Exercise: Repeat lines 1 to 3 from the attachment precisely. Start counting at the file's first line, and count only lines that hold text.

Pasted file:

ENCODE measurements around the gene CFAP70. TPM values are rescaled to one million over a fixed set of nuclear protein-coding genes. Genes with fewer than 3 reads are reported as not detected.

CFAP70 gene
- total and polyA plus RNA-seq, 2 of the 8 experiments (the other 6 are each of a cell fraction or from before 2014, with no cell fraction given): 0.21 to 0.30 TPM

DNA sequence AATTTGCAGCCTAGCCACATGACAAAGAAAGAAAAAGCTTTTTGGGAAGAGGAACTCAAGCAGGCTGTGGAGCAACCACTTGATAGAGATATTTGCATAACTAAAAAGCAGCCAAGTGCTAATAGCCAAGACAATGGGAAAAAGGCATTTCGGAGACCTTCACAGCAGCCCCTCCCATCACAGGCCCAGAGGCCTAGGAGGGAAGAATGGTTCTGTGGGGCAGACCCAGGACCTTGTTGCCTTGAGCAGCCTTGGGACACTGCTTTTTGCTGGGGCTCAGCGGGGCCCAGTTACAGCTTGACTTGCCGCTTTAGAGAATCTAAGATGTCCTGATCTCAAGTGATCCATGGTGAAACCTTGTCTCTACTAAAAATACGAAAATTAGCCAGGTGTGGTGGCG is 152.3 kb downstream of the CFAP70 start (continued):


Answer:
ENCODE measurements around the gene CFAP70. TPM values are rescaled to one million over a fixed set of nuclear protein-coding genes. Genes with fewer than 3 reads are reported as not detected.

CFAP70 gene
- total and polyA plus RNA-seq, 2 of the 8 experiments (the other 6 are each of a cell fraction or from before 2014, with no cell fraction given): 0.21 to 0.30 TPM